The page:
Two diverse oxidants were selected to test the role of thiamine as an antioxidant. The concentrations of SIN-1 and t-BHP were selected based on their ability to induce ROS or RNS in cells, respectively. The concentrations of the two oxidants that were used were very different, but at the utilized concentrations they produced similar magnitude of increases in cellular ROS or RNS. It is not surprising that a higher concentration of SIN-1 would be required because t-BHP acts directly whereas SIN-1 involves tissue generation of RNS. The selective oxygen species produced by SIN-1 and t-BHP showed different actions on BRCS and CCE.
t-BHP increased BRCS and CCE. t-BHP produces the radicals tert-butyloxyl (t-bu-O˙) and t- butylperoxyl (t-bu-OO˙) [14,18], induces lipid peroxidation, activates glutathione peroxidase (Gpx) to oxidize glutathione (GSH) to form glutathione disulfide (GSSG) [19,20], decreases glutathione reductase (GRx) and depletes endogenous GSH (Fig. 5A). When GSH is oxidized to form GSSG, the levels of t-bu-O˙ radicals will be increased (Fig. 5A). The t-BHP induced exaggeration of BRCS could be mediated by Ca2+ channels proteins, InsP3 or ryanodine receptors , endoplasmic reticulum Ca2+-ATPase, proteins of the Bcl-2/Bax family, the mitochondria Na+/Ca2+ exchanger or the Ca2+ uniporter that regulates interactions between mitochondria and ER Ca2+ . Previous studies suggest that t-BHP increases Ca2+ release through modification of the SH groups of the InsP3 receptor or ryanodine receptor rather than by inhibition of the ER Ca2+-ATPase activity or activation of passive Ca2+ leak pathway in ER . Since our only measure in these studies was [Ca2+]i, the detailed mechanisms cannot be assessed. However, these data support the suggestion of a selective action of oxidants on different aspects of the interaction of BRCS and CCE, and that these interactions can be revealed in cell systems by the use of multiple oxidants and multiple detection systems [14,15].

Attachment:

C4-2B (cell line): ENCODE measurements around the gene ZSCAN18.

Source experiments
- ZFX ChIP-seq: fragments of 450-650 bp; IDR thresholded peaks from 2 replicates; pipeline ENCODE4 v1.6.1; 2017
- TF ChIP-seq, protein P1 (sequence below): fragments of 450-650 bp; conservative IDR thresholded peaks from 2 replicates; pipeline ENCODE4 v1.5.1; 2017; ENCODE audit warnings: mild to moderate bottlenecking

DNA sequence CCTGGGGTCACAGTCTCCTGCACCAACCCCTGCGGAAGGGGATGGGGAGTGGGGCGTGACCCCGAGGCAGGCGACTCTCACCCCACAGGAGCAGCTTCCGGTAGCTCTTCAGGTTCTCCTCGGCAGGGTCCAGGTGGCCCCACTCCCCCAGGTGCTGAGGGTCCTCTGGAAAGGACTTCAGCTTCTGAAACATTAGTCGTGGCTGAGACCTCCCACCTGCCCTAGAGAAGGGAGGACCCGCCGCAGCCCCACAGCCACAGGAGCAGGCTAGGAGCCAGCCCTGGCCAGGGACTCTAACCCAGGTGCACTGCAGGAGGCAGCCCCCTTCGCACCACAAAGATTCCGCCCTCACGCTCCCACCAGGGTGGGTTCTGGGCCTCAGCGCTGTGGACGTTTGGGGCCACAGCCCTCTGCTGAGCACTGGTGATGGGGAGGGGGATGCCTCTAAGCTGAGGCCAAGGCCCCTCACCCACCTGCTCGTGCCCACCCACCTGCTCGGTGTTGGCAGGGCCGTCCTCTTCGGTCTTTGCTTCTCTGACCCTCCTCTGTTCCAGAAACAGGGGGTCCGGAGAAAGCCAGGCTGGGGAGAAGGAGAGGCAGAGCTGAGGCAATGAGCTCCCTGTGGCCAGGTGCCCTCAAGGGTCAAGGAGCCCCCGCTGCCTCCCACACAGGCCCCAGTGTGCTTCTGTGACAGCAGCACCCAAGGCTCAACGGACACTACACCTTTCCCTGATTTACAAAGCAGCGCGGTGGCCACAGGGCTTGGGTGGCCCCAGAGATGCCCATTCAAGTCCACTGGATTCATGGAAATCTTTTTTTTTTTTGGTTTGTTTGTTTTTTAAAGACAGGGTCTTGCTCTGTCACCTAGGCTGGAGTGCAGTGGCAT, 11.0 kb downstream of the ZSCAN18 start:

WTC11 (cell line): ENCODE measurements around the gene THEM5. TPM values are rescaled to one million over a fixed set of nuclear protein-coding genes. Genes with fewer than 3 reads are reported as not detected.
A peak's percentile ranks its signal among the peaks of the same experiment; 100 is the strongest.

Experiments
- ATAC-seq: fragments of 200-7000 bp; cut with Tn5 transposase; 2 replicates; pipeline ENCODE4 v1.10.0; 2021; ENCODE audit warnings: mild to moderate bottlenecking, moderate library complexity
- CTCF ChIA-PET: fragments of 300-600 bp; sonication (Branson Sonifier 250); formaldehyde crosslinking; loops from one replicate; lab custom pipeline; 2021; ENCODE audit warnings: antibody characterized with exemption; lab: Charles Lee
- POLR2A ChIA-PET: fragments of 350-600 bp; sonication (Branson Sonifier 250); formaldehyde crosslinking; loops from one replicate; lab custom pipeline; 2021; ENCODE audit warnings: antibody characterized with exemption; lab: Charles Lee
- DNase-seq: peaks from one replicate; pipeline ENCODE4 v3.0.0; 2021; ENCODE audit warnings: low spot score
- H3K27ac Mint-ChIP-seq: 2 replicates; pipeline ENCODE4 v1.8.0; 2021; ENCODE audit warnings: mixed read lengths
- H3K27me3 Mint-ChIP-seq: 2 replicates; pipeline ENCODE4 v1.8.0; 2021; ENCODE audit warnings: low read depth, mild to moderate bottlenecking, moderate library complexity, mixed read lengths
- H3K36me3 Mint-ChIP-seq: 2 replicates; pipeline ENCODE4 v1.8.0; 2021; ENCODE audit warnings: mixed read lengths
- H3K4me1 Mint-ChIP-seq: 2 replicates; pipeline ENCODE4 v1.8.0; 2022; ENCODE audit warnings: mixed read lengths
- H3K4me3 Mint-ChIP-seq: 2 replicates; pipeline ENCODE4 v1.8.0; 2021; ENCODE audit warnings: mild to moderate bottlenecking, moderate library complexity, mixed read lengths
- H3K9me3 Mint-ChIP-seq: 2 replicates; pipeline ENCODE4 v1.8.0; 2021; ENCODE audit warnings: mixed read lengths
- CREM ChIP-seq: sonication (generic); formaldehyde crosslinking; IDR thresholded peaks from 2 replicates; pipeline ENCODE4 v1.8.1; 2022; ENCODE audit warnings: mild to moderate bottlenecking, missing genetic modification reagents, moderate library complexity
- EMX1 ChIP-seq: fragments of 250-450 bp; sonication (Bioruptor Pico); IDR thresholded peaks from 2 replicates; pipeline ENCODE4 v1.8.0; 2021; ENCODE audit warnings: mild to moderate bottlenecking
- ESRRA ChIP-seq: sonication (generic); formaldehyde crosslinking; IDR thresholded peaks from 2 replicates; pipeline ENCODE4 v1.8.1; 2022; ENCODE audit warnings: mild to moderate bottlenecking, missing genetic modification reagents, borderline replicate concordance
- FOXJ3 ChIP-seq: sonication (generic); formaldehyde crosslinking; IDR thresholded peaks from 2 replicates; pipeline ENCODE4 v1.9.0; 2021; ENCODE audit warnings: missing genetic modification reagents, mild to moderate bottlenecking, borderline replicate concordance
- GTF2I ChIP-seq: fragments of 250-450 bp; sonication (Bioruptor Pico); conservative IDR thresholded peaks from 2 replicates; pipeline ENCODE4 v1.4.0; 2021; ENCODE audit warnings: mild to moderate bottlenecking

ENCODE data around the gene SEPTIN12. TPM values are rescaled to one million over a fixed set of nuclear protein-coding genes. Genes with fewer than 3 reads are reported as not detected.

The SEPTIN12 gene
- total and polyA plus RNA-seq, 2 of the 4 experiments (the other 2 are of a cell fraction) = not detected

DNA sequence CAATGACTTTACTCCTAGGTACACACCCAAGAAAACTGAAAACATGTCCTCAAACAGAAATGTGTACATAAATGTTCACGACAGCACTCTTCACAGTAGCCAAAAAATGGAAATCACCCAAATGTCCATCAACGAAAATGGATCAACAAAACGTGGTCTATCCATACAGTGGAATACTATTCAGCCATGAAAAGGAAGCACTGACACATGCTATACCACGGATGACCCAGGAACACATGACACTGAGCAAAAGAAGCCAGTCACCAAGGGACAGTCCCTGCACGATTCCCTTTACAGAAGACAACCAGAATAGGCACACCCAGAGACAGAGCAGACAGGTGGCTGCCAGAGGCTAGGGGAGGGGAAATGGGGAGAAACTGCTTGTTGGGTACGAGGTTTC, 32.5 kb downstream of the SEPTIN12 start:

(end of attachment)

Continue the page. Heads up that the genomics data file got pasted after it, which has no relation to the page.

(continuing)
SIN-1 altered CCE but not BRCS. In the presence of O2, SIN-1 releases both NO˙ and O2˙− (Fig. 5B Reaction 1), which generates OONO− (Fig. 5B Reaction 2) . O2 reacts with NO˙ to form NO˙2 (Fig. 5B Reaction 3), which can react with NO˙ to produce dinitrogen trioxide (N2O3) (Fig. 5B Reaction 4) [26,27,28,29]. N2O3 is known to be highly effective in nitrosating sulfhydryl groups , which can react with the thiol groups of proteins (RSH), thiamine (TSH) or glutathione (GSH) to form S-nitrosothiol (RSNO) (Fig. 5B Reaction 5), nitroso-thiamine (TSNO) (Fig. 5B Reaction 6) or S-nitrosoglutathione (GSNO) (Fig. 5B; Reaction 7). Depending on the cell type, NO˙ has been reported to either potentiate CCE in pancreatic acinar cells and colonic epithelial cells  or to inhibit CCE in platelets  and smooth muscle cells . NO• also has been reported to deplete ER calcium stores by inhibiting Ca2+-ATPase activity [33,34] or by activating ryanodine receptors . Although the data suggests that SIN-1 altered CCE but not BRCS, the experimental approach did not rule out the possibility that SIN-1 facilitated the Ca2+ release from the ER, and this Ca2+ was taken up by mitochondria. In some cells, the actions of NO˙ on CCE may be through effects on mitochondrial Ca2+ handling [13,22]. Nevertheless, the results clearly show that regulation of CCE is sensitive to different oxidants than the steps regulating BRCS and is cell type specific.
The current results show that thiamine is only modestly effective in reducing t-BHP-induced DCF-ROS but that it is much more effective with SIN-1-induced-DAF-ROS. This contrasts with α-keto-β-methyl valerate, which did not effectively diminish DAF-detectable ROS but did reduce DCF-detectable ROS . Thiamine may serve as an effective scavenger to neutralize nitrogen species produced by SIN-1 by forming S- nitrosothiols. The concentrations of thiamine that were used are far higher than physiological. In rat brain the concentrations (µM) are 11.4. 1.5 and <0.3 for thiamine diphosphate, thiamine monophosphate and thiamine, respectively. Others suggest that TDP may be an even more effective antioxidant . Furthermore, the concentrations may be far higher in subcellular compartments . Evidence suggests that the interactions of thiamine with NO•, glutathione, thiol containing proteins and oxidants may be important in cellular regulation of NO˙ and may change protein functions . The reduced form of thiamine thiol (TSH) can be oxidized by GSNO to form GSH and thiamine disulfide (TS-ST) and release NO˙ [Fig. 5C Reaction 1]. GSH reacts with TS-ST through a thiol-disulfide exchange reaction to form thiol thiamine (TSH) and a combination of glutathione with thiamine disulfide (GS-ST) [Fig. 5C Reaction 2] . Reactions of thiamine with GSNO and RSNO always release NO• to be neutralized again (Fig. 5).